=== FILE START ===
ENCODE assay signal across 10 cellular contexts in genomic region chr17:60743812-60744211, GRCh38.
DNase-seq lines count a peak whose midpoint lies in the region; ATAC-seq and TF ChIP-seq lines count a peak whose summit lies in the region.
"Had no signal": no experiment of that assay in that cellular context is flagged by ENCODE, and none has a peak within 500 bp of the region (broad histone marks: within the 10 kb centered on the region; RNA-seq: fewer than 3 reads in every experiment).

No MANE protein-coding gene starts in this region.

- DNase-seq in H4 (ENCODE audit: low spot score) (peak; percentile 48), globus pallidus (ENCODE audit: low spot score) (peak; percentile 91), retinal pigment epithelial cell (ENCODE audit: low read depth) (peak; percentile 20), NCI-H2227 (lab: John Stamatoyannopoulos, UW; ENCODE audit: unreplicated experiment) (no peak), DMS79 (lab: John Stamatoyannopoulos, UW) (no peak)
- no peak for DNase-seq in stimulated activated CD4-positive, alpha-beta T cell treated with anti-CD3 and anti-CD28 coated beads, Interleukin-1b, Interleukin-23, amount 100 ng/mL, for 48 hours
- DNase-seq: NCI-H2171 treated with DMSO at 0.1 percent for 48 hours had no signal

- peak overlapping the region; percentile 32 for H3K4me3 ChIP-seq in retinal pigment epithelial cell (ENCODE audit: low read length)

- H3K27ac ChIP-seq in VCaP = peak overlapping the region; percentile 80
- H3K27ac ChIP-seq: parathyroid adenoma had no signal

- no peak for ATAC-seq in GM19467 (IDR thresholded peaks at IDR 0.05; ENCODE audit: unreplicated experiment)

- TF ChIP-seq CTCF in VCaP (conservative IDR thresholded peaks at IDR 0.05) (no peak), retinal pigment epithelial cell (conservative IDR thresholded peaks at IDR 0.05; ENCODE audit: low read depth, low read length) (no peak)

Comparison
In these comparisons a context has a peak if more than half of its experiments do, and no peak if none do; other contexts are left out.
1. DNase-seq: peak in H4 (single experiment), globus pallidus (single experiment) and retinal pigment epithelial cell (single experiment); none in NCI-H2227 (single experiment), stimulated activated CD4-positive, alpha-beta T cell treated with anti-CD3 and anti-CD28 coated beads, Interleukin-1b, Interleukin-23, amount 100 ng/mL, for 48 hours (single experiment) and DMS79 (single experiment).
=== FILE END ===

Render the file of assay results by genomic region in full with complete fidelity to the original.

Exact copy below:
ENCODE assay signal across 10 cellular contexts in genomic region chr17:60743812-60744211, GRCh38.
DNase-seq lines count a peak whose midpoint lies in the region; ATAC-seq and TF ChIP-seq lines count a peak whose summit lies in the region.
"Had no signal": no experiment of that assay in that cellular context is flagged by ENCODE, and none has a peak within 500 bp of the region (broad histone marks: within the 10 kb centered on the region; RNA-seq: fewer than 3 reads in every experiment).

No MANE protein-coding gene starts in this region.

- DNase-seq in H4 (ENCODE audit: low spot score) (peak; percentile 48), globus pallidus (ENCODE audit: low spot score) (peak; percentile 91), retinal pigment epithelial cell (ENCODE audit: low read depth) (peak; percentile 20), NCI-H2227 (lab: John Stamatoyannopoulos, UW; ENCODE audit: unreplicated experiment) (no peak), DMS79 (lab: John Stamatoyannopoulos, UW) (no peak)
- no peak for DNase-seq in stimulated activated CD4-positive, alpha-beta T cell treated with anti-CD3 and anti-CD28 coated beads, Interleukin-1b, Interleukin-23, amount 100 ng/mL, for 48 hours
- DNase-seq: NCI-H2171 treated with DMSO at 0.1 percent for 48 hours had no signal

- peak overlapping the region; percentile 32 for H3K4me3 ChIP-seq in retinal pigment epithelial cell (ENCODE audit: low read length)

- H3K27ac ChIP-seq in VCaP = peak overlapping the region; percentile 80
- H3K27ac ChIP-seq: parathyroid adenoma had no signal

- no peak for ATAC-seq in GM19467 (IDR thresholded peaks at IDR 0.05; ENCODE audit: unreplicated experiment)

- TF ChIP-seq CTCF in VCaP (conservative IDR thresholded peaks at IDR 0.05) (no peak), retinal pigment epithelial cell (conservative IDR thresholded peaks at IDR 0.05; ENCODE audit: low read depth, low read length) (no peak)

Comparison
In these comparisons a context has a peak if more than half of its experiments do, and no peak if none do; other contexts are left out.
1. DNase-seq: peak in H4 (single experiment), globus pallidus (single experiment) and retinal pigment epithelial cell (single experiment); none in NCI-H2227 (single experiment), stimulated activated CD4-positive, alpha-beta T cell treated with anti-CD3 and anti-CD28 coated beads, Interleukin-1b, Interleukin-23, amount 100 ng/mL, for 48 hours (single experiment) and DMS79 (single experiment).